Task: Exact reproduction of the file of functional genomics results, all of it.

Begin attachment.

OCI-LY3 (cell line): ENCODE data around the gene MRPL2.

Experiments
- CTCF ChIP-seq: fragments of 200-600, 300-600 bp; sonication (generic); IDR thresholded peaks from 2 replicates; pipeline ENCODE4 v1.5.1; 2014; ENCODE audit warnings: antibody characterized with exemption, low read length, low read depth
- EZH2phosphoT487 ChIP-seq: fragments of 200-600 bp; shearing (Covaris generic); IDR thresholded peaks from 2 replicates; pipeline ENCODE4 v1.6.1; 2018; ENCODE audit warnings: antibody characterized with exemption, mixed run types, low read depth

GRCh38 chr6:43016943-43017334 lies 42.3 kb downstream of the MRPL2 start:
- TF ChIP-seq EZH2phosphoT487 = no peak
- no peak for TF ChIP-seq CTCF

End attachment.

OCI-LY3 (cell line): ENCODE data around the gene MRPL2.

Experiments
- CTCF ChIP-seq: fragments of 200-600, 300-600 bp; sonication (generic); IDR thresholded peaks from 2 replicates; pipeline ENCODE4 v1.5.1; 2014; ENCODE audit warnings: antibody characterized with exemption, low read length, low read depth
- EZH2phosphoT487 ChIP-seq: fragments of 200-600 bp; shearing (Covaris generic); IDR thresholded peaks from 2 replicates; pipeline ENCODE4 v1.6.1; 2018; ENCODE audit warnings: antibody characterized with exemption, mixed run types, low read depth

GRCh38 chr6:43016943-43017334 lies 42.3 kb downstream of the MRPL2 start:
- TF ChIP-seq EZH2phosphoT487 = no peak
- no peak for TF ChIP-seq CTCF